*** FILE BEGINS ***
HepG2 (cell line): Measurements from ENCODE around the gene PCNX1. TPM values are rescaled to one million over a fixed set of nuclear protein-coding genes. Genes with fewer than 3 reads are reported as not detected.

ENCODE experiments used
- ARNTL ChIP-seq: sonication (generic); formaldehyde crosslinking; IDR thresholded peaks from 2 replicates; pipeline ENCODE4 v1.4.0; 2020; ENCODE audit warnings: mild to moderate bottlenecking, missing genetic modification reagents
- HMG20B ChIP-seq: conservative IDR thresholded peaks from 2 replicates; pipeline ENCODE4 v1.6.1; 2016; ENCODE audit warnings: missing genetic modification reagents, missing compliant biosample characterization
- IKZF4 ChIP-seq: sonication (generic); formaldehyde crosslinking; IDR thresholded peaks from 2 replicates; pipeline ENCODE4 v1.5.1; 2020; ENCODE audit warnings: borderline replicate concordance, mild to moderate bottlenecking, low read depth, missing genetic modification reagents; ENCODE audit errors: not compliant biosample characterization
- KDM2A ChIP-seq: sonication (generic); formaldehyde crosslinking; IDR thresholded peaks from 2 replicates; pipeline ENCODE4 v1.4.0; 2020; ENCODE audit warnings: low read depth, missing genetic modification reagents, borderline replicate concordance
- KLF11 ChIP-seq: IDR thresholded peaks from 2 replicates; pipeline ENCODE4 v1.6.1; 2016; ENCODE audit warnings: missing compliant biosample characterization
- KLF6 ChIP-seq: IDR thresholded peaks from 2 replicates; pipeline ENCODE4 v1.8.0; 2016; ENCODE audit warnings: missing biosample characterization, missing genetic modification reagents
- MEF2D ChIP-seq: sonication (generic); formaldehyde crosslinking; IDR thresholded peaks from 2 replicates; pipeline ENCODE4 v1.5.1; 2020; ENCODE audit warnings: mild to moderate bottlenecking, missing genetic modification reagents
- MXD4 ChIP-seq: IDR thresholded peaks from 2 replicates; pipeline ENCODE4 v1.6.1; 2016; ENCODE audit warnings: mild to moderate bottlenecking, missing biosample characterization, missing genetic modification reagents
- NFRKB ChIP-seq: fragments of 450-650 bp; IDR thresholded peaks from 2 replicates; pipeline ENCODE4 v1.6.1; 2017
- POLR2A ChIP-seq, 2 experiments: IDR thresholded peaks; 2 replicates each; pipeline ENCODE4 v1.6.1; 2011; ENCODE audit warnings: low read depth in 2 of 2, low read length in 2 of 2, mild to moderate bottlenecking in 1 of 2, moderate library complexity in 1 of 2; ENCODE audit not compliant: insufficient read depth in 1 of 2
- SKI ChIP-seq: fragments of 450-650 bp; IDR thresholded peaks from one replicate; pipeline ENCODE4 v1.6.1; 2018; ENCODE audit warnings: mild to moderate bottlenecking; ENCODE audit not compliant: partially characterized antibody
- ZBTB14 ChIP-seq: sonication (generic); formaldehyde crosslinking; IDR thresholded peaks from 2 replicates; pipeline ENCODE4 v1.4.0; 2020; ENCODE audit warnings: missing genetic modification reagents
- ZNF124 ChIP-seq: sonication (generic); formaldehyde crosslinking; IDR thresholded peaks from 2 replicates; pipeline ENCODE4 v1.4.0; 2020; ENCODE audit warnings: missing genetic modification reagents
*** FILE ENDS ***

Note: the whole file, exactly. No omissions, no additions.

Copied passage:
HepG2 (cell line): Measurements from ENCODE around the gene PCNX1. TPM values are rescaled to one million over a fixed set of nuclear protein-coding genes. Genes with fewer than 3 reads are reported as not detected.

ENCODE experiments used
- ARNTL ChIP-seq: sonication (generic); formaldehyde crosslinking; IDR thresholded peaks from 2 replicates; pipeline ENCODE4 v1.4.0; 2020; ENCODE audit warnings: mild to moderate bottlenecking, missing genetic modification reagents
- HMG20B ChIP-seq: conservative IDR thresholded peaks from 2 replicates; pipeline ENCODE4 v1.6.1; 2016; ENCODE audit warnings: missing genetic modification reagents, missing compliant biosample characterization
- IKZF4 ChIP-seq: sonication (generic); formaldehyde crosslinking; IDR thresholded peaks from 2 replicates; pipeline ENCODE4 v1.5.1; 2020; ENCODE audit warnings: borderline replicate concordance, mild to moderate bottlenecking, low read depth, missing genetic modification reagents; ENCODE audit errors: not compliant biosample characterization
- KDM2A ChIP-seq: sonication (generic); formaldehyde crosslinking; IDR thresholded peaks from 2 replicates; pipeline ENCODE4 v1.4.0; 2020; ENCODE audit warnings: low read depth, missing genetic modification reagents, borderline replicate concordance
- KLF11 ChIP-seq: IDR thresholded peaks from 2 replicates; pipeline ENCODE4 v1.6.1; 2016; ENCODE audit warnings: missing compliant biosample characterization
- KLF6 ChIP-seq: IDR thresholded peaks from 2 replicates; pipeline ENCODE4 v1.8.0; 2016; ENCODE audit warnings: missing biosample characterization, missing genetic modification reagents
- MEF2D ChIP-seq: sonication (generic); formaldehyde crosslinking; IDR thresholded peaks from 2 replicates; pipeline ENCODE4 v1.5.1; 2020; ENCODE audit warnings: mild to moderate bottlenecking, missing genetic modification reagents
- MXD4 ChIP-seq: IDR thresholded peaks from 2 replicates; pipeline ENCODE4 v1.6.1; 2016; ENCODE audit warnings: mild to moderate bottlenecking, missing biosample characterization, missing genetic modification reagents
- NFRKB ChIP-seq: fragments of 450-650 bp; IDR thresholded peaks from 2 replicates; pipeline ENCODE4 v1.6.1; 2017
- POLR2A ChIP-seq, 2 experiments: IDR thresholded peaks; 2 replicates each; pipeline ENCODE4 v1.6.1; 2011; ENCODE audit warnings: low read depth in 2 of 2, low read length in 2 of 2, mild to moderate bottlenecking in 1 of 2, moderate library complexity in 1 of 2; ENCODE audit not compliant: insufficient read depth in 1 of 2
- SKI ChIP-seq: fragments of 450-650 bp; IDR thresholded peaks from one replicate; pipeline ENCODE4 v1.6.1; 2018; ENCODE audit warnings: mild to moderate bottlenecking; ENCODE audit not compliant: partially characterized antibody
- ZBTB14 ChIP-seq: sonication (generic); formaldehyde crosslinking; IDR thresholded peaks from 2 replicates; pipeline ENCODE4 v1.4.0; 2020; ENCODE audit warnings: missing genetic modification reagents
- ZNF124 ChIP-seq: sonication (generic); formaldehyde crosslinking; IDR thresholded peaks from 2 replicates; pipeline ENCODE4 v1.4.0; 2020; ENCODE audit warnings: missing genetic modification reagents